Scotland Day 5 - Edinburgh (day 2)

Scotland Day 5 - Edinburgh (day 2)

My Apple Watch tells today me I broke pretty much every movement record I had previously set. I’m not going to argue because it feels like it.

I woke up this morning, grabbed breakfast, then headed out to wander Edinburgh until a tour I had scheduled started after lunch. I walked through Old Town, to New town (which is apparently where the upper crust moved to get away from the rabble in the early 18th century). New Town has lots of shops and statues to important people. As a new development (started being build in the 18th century) the streets are much wider.

New Town is neat and all, but Old Town is much more interesting. Edinburgh castle sits atop essentially an extinct volcano. Old Town was built up along the eastern side of it where glaciers were hindered in their work, and left behind a crag and tail formation of rock. You end up with about a mile of descent towards the bay with steep hills on either side. It’s got a definite Harry Potter vibe, and you can understand how J.K. Rowling was able to write there. The walking tour I went on was very interesting as they presented a ton of facts about the Royal Mile as it is called.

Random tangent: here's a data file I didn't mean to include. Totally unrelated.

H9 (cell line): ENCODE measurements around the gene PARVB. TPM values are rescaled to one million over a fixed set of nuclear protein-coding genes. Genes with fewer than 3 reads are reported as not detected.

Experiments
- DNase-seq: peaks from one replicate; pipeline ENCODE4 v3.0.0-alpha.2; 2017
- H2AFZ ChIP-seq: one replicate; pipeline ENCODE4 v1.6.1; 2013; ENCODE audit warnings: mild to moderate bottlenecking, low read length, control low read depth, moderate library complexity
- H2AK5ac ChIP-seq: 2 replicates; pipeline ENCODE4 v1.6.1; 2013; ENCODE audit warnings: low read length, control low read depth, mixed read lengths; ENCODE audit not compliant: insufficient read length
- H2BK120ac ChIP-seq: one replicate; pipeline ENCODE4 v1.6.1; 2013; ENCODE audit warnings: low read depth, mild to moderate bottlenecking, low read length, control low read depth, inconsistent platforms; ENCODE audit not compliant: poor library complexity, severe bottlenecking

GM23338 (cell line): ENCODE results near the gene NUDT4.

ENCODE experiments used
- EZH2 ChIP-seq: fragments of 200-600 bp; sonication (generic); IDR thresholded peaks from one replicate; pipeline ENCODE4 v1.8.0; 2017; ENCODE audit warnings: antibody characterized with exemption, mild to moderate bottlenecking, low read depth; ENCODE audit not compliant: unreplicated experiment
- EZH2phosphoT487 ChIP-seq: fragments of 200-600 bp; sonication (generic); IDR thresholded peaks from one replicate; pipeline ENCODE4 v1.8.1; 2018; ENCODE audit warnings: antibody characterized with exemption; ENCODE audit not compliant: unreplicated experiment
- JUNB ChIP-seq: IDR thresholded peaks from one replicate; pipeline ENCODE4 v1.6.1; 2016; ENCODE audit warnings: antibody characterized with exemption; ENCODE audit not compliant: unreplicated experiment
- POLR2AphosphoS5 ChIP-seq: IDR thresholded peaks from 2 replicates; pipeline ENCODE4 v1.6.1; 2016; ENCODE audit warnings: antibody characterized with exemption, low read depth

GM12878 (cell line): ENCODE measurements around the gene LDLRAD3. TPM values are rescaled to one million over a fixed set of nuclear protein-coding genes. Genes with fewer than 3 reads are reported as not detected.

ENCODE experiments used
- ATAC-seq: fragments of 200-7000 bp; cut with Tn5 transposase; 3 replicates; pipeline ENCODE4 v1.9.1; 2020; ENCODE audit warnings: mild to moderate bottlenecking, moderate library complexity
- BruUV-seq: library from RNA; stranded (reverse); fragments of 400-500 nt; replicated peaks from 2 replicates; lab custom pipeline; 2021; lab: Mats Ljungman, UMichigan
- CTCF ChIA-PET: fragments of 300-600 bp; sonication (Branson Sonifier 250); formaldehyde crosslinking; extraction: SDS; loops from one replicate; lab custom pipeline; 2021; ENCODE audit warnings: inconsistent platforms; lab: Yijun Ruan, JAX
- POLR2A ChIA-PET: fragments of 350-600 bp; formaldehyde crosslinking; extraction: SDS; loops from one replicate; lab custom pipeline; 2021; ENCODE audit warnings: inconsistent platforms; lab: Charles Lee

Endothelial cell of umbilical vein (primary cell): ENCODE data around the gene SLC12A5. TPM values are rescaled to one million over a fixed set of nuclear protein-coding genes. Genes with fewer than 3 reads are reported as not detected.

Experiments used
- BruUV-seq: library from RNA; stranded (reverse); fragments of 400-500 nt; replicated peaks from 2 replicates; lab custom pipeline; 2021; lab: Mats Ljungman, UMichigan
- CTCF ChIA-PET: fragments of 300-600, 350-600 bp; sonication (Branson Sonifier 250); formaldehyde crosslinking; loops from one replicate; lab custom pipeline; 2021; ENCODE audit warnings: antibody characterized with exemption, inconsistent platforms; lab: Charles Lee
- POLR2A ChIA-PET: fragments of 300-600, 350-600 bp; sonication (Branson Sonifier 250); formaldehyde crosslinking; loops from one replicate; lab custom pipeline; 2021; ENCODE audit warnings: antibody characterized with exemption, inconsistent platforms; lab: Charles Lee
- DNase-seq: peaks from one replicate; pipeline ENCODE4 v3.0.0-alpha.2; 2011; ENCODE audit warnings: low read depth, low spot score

The tour took us to Edinburgh Castle, which sits at the top of the appropriately named Castle Rock. The site has been occupied since at least the Iron Age, and has had a royal castle since at least the 12th century. Unfortunately, warfare being what it is much of the castle has been destroyed and rebuilt multiple times since then. The highlight of the tour was seeing the Honours of Scotland (Scottish Crown Jewels) and the Stone of Destiny. Photos were sadly not permitted.

Tonight’s dinner was at The World’s End pub, named that because it stands near the old gates to Edinburgh, considered by many who would not be able afford the tax to re-enter the city if they chose to leave the end of their world. The fish and chips were delicious, even by Wisconsin fish fry standards.

Finally, I chatted with a couple folks at dinner and they suggested I investigate the Greyfriars Kirk, the first church built in post-reformation Scotland, founded in 1620. Rowling apparently borrowed quite a few names from headstones for Harry Potter, most famously Tom Riddell, who passed in 1806. The graveyard is very beautiful and also has a statue honoring the Greyfriars Bobby. Bobby was a Skye Terrier that sat by the grave of policeman John Gray after his death. Bobby also bears a striking resemblence to Fry’s dog Seymour in Futurama episode “Jurassic Bark”, perhaps they borrowed Bobby’s story for the episode’s ending?

It was a long, tiring day, but Edinburgh is a beautiful city to walk around in.